John O’Donahue tells the story of a journalist who wanted to interview a native South American chief.
Before acceding to this request, the chief asks to have time for the two to be together beforehand. On meeting he begins to stare intently into the journalist’s eyes. At first deeply unnerved, the journalist enters into this deep gazing and for two hours the two look upon each other in silence. The interview then didn’t needed to follow.
O’Donahue makes the intriguing allusion, ‘In the human face, the anonymity of the universe becomes intimate.’
We are the strangest of animals thrown out by a universe which appears to be accidental in nature: the Human face looks out on the vastness of the universe and ponders the “infinity of interiority” amongst the many infinities of the macroscopic and the microscopic, many worlds and universes.
It is perhaps in the coming to see and understand these worlds we find in one another’s lives, we come to see and understand our own life.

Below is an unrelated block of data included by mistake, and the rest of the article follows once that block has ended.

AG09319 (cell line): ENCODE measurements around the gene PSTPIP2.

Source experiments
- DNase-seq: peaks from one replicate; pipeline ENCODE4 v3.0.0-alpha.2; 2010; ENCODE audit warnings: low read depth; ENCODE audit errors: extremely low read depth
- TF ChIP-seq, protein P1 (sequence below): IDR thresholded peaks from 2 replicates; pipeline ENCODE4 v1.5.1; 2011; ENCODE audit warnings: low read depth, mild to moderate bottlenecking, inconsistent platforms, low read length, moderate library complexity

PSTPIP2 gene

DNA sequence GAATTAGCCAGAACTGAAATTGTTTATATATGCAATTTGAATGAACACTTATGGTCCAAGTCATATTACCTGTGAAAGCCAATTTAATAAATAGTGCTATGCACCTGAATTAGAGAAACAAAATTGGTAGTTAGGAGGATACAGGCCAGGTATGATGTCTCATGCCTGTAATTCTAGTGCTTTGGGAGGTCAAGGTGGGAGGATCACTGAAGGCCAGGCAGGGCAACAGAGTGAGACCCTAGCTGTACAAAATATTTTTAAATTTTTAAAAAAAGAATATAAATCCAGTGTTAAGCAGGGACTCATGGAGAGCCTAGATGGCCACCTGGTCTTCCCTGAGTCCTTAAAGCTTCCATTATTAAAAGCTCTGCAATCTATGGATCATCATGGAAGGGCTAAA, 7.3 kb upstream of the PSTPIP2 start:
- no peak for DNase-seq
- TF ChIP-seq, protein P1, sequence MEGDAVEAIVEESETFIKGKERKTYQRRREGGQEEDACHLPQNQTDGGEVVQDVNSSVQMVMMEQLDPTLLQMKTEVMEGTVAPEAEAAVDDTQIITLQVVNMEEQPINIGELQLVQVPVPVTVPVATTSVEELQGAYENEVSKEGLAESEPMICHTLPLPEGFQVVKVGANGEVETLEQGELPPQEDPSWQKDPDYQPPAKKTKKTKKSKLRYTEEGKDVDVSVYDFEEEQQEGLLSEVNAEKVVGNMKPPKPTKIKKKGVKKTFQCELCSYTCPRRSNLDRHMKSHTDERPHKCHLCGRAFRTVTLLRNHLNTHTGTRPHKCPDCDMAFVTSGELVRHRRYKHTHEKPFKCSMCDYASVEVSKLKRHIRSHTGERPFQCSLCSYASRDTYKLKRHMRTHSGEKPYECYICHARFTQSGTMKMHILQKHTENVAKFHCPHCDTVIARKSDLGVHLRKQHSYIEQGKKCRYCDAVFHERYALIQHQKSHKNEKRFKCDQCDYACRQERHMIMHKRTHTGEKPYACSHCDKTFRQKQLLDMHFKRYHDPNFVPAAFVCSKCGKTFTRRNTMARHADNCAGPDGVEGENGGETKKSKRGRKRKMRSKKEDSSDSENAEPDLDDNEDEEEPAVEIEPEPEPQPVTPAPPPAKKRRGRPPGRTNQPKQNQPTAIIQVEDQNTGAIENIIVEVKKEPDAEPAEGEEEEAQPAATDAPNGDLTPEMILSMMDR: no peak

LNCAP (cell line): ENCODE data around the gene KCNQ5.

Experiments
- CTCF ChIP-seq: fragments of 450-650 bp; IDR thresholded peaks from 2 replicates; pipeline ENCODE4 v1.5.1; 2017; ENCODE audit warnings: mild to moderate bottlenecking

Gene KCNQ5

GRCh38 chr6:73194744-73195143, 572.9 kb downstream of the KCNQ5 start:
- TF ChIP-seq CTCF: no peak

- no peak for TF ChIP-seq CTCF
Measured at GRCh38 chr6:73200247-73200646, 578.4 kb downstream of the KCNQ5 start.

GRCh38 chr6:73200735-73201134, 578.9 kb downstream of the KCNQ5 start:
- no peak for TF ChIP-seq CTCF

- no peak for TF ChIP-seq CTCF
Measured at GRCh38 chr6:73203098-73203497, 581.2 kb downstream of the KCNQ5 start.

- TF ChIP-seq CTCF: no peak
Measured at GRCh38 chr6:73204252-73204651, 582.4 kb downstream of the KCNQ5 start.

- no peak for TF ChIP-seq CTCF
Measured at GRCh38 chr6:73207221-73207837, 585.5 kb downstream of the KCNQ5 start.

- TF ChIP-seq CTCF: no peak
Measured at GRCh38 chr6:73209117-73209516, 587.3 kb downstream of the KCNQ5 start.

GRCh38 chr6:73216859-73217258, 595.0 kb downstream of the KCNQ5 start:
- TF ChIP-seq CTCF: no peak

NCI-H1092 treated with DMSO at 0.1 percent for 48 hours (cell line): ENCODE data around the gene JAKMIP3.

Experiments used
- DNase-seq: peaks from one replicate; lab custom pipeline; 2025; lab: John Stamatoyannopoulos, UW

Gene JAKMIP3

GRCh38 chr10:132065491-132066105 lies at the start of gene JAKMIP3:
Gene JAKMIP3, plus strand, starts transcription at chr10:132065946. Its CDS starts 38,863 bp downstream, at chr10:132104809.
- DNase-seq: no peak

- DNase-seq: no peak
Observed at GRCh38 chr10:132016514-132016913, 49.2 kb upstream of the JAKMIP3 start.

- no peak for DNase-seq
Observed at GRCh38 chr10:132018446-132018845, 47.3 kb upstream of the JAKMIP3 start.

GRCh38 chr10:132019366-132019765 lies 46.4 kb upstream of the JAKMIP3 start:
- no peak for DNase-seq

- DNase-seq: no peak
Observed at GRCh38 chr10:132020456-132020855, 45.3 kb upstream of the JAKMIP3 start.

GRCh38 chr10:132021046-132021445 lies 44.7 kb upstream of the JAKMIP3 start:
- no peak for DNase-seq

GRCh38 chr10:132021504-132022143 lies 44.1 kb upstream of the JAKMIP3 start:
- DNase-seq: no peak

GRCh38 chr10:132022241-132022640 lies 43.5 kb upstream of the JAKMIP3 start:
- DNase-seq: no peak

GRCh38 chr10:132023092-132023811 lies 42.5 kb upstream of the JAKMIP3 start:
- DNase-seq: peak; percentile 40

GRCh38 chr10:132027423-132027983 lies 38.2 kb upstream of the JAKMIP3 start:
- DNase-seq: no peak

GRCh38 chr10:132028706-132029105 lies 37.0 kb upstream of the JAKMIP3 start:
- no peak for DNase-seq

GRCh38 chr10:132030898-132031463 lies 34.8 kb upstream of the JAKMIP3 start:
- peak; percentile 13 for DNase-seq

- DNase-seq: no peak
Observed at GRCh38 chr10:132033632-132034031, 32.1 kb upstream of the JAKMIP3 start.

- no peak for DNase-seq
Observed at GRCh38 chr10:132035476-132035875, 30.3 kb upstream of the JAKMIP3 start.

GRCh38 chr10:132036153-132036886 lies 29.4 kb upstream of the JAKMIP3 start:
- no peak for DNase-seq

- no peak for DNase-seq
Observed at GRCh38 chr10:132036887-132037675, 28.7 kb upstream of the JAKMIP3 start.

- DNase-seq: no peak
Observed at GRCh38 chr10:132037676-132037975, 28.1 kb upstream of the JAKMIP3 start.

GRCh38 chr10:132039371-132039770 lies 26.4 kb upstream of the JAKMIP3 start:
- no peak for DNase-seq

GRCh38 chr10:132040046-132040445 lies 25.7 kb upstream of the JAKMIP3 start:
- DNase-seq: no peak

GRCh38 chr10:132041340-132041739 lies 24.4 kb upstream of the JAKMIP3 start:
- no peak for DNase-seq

Italo Carvalo has his two characters Kublai Khan
and Marco Polo at the end of a day ‘silent, their eyes
half-closed, reclining on cushions, swaying in hammocks,
smoking long amber pipes,’ each in a train of thought,
sometimes meeting across a presence they inhabit together.
Polo has been describing to the Khan the cities he has visited which turn out to be one, or one part of a city where he was born (I share this at length because it’s a lovely, illuminating passage):
Marco Polo imagined answering (or Kublai Khan imagined his answer) that the more one was lost in unfamiliar quarters of distant cities, the more one understood the other cities he had crossed to arrive there; and he retraced the stages of his journeys, and he came to know the port from which he had set sail, and the familiar places of his youth, and the surroundings of his home, and the little square of Venice where he gambled as a child.
Can it be, in the meeting of many new lives into which we gaze intently, we come to know and understand our own life? If it is so then it is a strange thing, in a universe as cold and indifferent as we believe ours to be, there should be found such shocking warmth and intimacy – hardly yet explored.
Arriving in each new city, the traveller finds again
a past of his he did not know he had: the foreignness
of what you no longer are or no longer possess lies
in wait for you in foreign, unpossessed places. …
“Journeys to relive your past?” was the Khan’s question
at this point, a question which you have been formulated:
“Journeys to recover your future?”